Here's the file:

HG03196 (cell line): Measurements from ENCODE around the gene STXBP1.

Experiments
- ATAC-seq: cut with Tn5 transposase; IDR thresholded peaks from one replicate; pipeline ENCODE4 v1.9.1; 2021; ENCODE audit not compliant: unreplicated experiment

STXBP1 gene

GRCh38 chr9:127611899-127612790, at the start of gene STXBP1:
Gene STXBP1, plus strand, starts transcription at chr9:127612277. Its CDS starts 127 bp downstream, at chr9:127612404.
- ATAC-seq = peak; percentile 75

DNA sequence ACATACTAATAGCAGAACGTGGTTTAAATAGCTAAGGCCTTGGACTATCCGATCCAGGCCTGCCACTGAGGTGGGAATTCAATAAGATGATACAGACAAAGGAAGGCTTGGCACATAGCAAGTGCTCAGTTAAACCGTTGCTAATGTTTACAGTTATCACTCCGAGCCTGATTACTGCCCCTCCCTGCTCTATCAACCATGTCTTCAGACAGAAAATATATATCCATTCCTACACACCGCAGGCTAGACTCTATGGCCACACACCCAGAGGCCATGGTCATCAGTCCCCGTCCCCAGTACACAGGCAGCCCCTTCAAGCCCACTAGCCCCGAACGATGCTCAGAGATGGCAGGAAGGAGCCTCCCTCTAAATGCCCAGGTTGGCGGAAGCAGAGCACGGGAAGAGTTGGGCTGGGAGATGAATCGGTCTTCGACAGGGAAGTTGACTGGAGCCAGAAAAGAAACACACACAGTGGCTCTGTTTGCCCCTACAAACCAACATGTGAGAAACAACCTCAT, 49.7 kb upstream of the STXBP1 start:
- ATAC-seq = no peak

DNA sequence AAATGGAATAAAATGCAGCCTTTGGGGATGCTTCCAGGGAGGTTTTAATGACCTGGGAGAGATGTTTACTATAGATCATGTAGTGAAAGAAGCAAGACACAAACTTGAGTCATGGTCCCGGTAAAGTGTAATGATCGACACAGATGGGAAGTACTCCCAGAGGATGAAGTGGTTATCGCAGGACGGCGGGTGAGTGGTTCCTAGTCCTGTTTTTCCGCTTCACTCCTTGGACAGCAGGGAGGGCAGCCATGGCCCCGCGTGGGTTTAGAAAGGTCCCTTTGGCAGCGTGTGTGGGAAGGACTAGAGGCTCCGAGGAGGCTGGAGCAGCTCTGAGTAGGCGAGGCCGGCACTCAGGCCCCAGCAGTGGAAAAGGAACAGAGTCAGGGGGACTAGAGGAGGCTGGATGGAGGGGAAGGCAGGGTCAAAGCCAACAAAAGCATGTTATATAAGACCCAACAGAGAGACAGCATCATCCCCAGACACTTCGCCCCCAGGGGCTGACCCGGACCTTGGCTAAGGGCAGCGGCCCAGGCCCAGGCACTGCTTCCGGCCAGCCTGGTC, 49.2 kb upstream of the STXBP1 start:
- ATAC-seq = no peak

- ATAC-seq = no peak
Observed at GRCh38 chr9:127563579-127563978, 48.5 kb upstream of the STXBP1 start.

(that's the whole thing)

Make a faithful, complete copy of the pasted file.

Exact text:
HG03196 (cell line): Measurements from ENCODE around the gene STXBP1.

Experiments
- ATAC-seq: cut with Tn5 transposase; IDR thresholded peaks from one replicate; pipeline ENCODE4 v1.9.1; 2021; ENCODE audit not compliant: unreplicated experiment

STXBP1 gene

GRCh38 chr9:127611899-127612790, at the start of gene STXBP1:
Gene STXBP1, plus strand, starts transcription at chr9:127612277. Its CDS starts 127 bp downstream, at chr9:127612404.
- ATAC-seq = peak; percentile 75

DNA sequence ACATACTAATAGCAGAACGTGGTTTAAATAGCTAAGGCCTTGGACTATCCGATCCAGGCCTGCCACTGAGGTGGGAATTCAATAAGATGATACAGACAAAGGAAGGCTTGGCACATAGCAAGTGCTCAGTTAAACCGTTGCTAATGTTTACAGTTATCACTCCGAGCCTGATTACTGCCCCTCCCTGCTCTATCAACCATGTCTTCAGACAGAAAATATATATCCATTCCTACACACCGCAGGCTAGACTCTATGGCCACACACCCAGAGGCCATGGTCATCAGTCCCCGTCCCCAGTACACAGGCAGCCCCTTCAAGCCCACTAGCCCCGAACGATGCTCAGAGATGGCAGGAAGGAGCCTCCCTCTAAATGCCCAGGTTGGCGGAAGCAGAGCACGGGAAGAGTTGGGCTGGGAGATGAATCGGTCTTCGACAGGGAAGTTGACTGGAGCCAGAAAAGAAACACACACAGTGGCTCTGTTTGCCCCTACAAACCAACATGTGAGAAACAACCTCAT, 49.7 kb upstream of the STXBP1 start:
- ATAC-seq = no peak

DNA sequence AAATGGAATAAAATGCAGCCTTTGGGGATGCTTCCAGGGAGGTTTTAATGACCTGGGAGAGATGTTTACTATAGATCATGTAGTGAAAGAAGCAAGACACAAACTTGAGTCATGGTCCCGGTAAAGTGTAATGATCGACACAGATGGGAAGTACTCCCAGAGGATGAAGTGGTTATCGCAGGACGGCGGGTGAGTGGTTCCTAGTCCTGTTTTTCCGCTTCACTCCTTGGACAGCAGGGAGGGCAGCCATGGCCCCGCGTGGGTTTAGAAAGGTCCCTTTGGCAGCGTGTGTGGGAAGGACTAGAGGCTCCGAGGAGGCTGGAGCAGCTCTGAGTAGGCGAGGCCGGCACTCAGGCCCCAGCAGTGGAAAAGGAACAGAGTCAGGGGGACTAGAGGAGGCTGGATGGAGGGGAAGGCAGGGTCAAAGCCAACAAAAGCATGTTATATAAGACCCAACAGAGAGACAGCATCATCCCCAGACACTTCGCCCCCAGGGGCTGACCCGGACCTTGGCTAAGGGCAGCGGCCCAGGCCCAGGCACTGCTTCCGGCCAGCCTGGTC, 49.2 kb upstream of the STXBP1 start:
- ATAC-seq = no peak

- ATAC-seq = no peak
Observed at GRCh38 chr9:127563579-127563978, 48.5 kb upstream of the STXBP1 start.